FutureBrand redesigns NatWest’s identity and logo, returning to “the cubes” from 1968

Date
4 October 2016
Reading Time
2 minute read
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NatWest’s 1968 logo and new logo by FutureBrand

FutureBrand has redesigned the visual identity and logo for NatWest, basing the revamp on the bank’s original 3D logo from 1968.

The logo was originally designed as three interlocking cubes to represent the coming together of three banks, the design agency explains, though the existing logo was a simplified and flattened version of that form.

FutureBrand has brought the icon back into 3D by adding shadows to the shapes, and has rolled out the cube concept across the rest of the branding. An illustrative cuboid typeface has been created to be used across the identity, using colourful, multifaceted forms to directly connect with the updated icon. The rest of the branding uses the colour scheme and blocky forms, linking to the design in a more subtle way.

“We wanted to create an identity system that was unique to NatWest and to do that we needed a brand asset that was already their own, however hidden or historical,” explains Dan Witchell, FutureBrand executive creative director and creative lead on the project. “We found the reference to the cubes in the RBS archive from 1968 and it gave us the sort of device we were looking for. It means that even if you don’t see the logo, you see cubes and that tells you instantly that it’s NatWest, a subconscious yet direct link back to the logo.”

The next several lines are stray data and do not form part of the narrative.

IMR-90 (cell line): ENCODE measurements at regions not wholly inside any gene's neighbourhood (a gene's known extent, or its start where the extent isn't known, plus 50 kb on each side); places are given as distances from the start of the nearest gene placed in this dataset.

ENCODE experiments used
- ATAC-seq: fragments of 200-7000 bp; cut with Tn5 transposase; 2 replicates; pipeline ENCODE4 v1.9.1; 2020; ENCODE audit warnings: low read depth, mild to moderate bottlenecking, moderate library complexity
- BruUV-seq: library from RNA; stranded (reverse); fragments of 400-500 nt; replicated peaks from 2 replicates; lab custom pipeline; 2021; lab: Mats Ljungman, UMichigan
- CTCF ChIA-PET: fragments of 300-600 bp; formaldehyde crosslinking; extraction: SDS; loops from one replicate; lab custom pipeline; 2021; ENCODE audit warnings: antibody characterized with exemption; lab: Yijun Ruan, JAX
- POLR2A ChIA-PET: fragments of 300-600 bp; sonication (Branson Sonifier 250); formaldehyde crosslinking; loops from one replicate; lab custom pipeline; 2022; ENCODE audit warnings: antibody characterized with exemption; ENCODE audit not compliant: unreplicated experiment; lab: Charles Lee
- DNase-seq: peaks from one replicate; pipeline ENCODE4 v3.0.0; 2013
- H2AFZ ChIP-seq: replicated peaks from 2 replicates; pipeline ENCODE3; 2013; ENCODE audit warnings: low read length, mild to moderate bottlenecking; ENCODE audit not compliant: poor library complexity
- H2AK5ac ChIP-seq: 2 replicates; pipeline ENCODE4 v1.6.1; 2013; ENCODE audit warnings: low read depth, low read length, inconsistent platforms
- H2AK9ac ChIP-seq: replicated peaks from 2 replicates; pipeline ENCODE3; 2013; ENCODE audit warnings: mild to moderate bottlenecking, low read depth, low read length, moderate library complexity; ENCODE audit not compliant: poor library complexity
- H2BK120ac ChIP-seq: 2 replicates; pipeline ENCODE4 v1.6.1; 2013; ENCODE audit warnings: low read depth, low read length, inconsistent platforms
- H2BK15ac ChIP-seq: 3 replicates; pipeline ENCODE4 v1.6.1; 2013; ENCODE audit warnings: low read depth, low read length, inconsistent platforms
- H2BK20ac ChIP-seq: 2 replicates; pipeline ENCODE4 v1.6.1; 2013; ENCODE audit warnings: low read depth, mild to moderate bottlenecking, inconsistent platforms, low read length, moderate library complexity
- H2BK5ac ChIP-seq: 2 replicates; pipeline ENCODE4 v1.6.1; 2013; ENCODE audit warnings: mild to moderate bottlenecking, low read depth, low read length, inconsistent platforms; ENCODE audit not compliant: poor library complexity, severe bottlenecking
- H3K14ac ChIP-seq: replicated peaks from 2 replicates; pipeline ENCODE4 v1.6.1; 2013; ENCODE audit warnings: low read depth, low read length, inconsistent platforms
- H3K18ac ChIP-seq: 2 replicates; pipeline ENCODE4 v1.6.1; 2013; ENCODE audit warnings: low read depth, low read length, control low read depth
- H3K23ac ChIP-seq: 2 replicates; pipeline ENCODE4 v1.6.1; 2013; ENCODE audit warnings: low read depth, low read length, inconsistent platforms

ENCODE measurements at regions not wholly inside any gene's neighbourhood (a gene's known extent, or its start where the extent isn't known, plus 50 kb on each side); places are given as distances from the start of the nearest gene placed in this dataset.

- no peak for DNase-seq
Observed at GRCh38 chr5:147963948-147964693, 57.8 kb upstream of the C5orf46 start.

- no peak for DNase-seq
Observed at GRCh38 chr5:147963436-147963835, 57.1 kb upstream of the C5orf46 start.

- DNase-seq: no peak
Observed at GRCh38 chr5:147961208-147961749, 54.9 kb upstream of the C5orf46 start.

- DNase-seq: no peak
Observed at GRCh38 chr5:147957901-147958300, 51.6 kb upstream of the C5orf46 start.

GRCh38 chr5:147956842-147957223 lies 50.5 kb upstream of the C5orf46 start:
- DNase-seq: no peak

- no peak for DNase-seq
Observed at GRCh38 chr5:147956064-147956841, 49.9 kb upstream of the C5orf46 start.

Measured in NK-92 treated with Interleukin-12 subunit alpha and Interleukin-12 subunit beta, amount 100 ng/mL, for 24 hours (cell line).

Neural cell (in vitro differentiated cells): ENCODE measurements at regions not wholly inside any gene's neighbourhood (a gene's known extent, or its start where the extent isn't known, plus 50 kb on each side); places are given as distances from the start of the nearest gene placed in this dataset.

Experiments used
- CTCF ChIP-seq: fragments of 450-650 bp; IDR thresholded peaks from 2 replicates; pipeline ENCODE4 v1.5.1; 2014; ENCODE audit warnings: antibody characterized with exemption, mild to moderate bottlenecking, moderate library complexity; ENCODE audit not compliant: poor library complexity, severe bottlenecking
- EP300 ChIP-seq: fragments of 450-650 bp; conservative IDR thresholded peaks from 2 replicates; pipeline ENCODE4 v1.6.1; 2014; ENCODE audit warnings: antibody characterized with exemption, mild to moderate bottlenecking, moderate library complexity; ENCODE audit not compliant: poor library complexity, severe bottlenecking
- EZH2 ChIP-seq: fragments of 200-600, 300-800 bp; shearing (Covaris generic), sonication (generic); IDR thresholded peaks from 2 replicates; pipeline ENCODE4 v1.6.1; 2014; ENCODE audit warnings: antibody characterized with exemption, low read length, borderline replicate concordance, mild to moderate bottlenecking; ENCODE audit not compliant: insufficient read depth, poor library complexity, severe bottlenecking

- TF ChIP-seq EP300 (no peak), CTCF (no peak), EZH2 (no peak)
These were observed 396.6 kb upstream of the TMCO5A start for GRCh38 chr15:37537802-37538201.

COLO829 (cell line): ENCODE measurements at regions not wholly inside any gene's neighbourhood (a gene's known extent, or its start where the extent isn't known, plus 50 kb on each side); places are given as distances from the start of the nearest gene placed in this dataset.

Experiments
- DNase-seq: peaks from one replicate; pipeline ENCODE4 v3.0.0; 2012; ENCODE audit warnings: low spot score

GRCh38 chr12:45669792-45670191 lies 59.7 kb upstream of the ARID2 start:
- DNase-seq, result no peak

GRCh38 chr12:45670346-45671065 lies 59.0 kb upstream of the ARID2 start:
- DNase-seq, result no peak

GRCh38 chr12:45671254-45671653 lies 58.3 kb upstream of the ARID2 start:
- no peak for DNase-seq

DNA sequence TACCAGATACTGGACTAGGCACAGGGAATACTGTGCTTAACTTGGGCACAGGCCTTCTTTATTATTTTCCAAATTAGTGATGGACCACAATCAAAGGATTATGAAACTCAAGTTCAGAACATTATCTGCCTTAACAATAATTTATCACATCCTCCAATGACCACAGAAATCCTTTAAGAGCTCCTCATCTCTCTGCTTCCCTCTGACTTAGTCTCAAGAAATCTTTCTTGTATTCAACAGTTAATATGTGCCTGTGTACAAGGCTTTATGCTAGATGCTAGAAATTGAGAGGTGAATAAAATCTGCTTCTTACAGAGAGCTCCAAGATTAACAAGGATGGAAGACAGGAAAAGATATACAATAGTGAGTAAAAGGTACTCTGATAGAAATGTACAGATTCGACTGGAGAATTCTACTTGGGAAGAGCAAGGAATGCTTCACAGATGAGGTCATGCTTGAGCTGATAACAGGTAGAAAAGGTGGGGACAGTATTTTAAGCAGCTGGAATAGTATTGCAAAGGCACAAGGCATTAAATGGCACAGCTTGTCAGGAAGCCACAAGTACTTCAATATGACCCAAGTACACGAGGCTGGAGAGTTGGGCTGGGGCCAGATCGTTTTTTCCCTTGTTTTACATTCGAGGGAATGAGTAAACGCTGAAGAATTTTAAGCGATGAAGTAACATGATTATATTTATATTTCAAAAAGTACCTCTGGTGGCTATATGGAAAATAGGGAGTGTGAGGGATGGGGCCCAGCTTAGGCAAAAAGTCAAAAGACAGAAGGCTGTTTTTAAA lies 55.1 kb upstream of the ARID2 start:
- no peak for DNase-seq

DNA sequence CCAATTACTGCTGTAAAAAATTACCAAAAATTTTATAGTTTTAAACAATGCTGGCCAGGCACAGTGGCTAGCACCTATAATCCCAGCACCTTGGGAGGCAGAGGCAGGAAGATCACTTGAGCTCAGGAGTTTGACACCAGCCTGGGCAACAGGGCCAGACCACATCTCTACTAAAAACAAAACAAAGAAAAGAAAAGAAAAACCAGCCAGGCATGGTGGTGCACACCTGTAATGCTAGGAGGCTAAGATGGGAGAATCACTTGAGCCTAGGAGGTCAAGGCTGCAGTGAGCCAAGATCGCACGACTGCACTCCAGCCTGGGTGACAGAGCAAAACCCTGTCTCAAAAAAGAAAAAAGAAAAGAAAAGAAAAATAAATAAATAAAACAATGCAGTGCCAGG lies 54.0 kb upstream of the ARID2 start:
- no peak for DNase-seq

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NatWest logo from the archive

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NatWest’s logo history

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FutureBrand: NatWest illustrated alphabet

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FutureBrand: NatWest illustrated alphabet

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FutureBrand: NatWest illustrations

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FutureBrand: NatWest posters

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FutureBrand: NatWest brochures

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FutureBrand: NatWest digital design

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FutureBrand: NatWest advert

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NatWest: history of the NatWest tower and logo

As part of the project FutureBrand has also redesigned the visual identity for the Royal Bank of Scotland, using patterns inspired by Scottish tweeds and tartans. Aiming to create a contemporary interpretation of the traditional fabric patterns, FutureBrand has generated its own RBS pattern, “the Royal Bank tweel… a subtle nod to its Scottish heritage that runs through all brand communications”.

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FutureBrand: RBS rebrand

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FutureBrand: RBS rebrand

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About the Author

Jenny Brewer

Jenny joined the editorial team as It’s Nice That’s first news editor in April 2016. Having studied 3D Design, she has spent over a decade working in design journalism. Contact her with news stories relating to the creative industries on jb@itsnicethat.com.

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